Arrow Video brings Abel Ferrara’s notorious Video Nasty to 4K life with its dual format Blu-ray/DVD release that includes a brand new commentary from the man himself. Laura Shearer takes a closer look at the film.
A struggling New York based painter facing ever mounting pressures finds release in a very alternative use of a power tool. Trippy artworks combine primary colours to add to the kill scenes, where bright red stage blood is never in short supply. Abel Ferrara directs and stars as the killer himself in a dark and twisted that gained notoriety thanks to becoming one of the “video nasties” in the UK during the 1980s and 1990s. It wasn’t until 1999 that the film’s ban was lifted albeit with cuts. It wasn’t until 2002 that film was released in the UK uncut.
Ferrara’s film features the intensity of his most well known feature Bad Lieutenant although enjoys a markedly different style. The key undercurrent running throughout is the idea of a “2am in the morning” kind of madness setting in. Not that anyone’s suggesting you should wait up till 2am with a drill at hand and see what happens, never a good idea in general. Where people appear relatively normal (and don’t all horror film murderers appear “normal” at the start), the insanity pours through the cracks superbly, as if there’s just something that clicks, forcing the hand of the individual with his weapon-of-choice: in this case a power drill.
The standard use of a power tool is of course important, it ranks The Driller Killer up there with films like The Tool Box Murders (1978) which all share over the top uses of tools for extremely gory victim-focused deaths. Although in comparison to its modern counterparts such as the Saw films, you don’t see much detail in the lower budget The Driller Killer, one of it’s more time enduring qualities relies on the buckets of stage blood and simplicity of the use of the power tool.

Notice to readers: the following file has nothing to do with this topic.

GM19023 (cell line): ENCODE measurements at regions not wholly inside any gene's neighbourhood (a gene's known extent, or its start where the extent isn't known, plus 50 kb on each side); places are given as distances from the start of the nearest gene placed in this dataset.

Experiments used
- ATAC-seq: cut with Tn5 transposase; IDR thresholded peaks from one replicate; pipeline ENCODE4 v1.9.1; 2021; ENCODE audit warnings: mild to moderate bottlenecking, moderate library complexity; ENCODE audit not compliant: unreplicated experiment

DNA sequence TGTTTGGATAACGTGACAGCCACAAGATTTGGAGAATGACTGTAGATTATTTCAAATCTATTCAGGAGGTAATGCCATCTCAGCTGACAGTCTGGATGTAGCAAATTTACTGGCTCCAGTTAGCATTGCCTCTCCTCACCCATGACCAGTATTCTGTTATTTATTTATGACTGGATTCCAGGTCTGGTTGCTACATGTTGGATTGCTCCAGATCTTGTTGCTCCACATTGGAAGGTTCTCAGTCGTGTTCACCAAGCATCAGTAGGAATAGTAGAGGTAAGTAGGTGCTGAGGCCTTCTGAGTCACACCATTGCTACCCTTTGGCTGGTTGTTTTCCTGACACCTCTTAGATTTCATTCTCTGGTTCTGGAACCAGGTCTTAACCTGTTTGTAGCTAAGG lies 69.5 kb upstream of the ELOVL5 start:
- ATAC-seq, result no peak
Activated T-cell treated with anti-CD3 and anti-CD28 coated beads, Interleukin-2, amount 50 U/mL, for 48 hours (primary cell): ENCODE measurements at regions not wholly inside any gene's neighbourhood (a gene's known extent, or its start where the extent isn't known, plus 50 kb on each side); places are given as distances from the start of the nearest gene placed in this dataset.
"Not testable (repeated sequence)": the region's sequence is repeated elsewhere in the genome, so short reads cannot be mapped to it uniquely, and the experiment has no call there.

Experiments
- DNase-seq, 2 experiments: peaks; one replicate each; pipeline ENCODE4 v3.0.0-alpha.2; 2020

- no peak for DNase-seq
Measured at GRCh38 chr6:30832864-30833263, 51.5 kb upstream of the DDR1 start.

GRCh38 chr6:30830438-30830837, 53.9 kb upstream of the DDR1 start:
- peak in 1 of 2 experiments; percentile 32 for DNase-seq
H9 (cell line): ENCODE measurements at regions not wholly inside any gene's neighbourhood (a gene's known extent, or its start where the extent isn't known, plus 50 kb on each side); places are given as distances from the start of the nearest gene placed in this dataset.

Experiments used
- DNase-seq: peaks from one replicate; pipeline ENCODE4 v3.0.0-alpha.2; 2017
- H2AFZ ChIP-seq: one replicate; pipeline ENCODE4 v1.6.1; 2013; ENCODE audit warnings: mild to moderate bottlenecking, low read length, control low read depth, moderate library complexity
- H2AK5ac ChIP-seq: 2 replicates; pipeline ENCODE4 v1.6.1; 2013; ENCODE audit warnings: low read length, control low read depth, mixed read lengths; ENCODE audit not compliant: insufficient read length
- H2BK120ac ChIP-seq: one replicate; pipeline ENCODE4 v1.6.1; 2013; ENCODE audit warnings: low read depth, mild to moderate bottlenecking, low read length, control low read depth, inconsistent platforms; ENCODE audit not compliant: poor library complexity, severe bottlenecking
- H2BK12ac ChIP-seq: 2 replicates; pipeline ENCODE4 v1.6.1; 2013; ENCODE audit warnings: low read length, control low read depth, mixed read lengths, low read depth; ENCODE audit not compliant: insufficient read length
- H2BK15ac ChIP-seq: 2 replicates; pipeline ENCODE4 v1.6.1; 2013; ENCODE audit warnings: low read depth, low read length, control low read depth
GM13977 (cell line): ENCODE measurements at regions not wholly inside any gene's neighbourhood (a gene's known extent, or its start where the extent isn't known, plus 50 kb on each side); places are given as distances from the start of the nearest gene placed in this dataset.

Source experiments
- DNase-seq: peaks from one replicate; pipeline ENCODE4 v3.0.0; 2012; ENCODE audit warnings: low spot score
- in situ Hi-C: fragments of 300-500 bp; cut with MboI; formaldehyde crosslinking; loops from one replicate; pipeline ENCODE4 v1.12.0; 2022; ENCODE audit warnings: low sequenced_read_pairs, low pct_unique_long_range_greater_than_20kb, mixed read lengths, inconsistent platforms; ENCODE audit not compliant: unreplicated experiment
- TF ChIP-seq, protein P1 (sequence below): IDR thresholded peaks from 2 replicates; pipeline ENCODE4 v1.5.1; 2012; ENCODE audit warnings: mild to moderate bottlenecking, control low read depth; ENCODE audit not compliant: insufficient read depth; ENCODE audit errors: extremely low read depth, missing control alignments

Written by Laura Shearer
Top 10 Films reviewed The Driller Killer on Blu-ray courtesy of Arrow Video which released the film on Limited Edition Dual Format Blu-Ray + DVD SteelBook, and Special Edition Dual Format Blu-Ray + DVD in the UK November 28, 2016. Arrow’s new 4k restoration has been taken from the original cinema negative and features two cuts; one as a Blu-ray/DVD-only release and the other the original feature cut. There are several never-before-seen special features including a brand new commentary by Ferrara – exclusive to this release, as well as a new interview with him and a new visual essay on his career. The release also includes Mulberry St. for the first time ever on UK home video, Ferrara’s 2010 feature-length documentary portrait of the New York location that has played a key role in his life and work.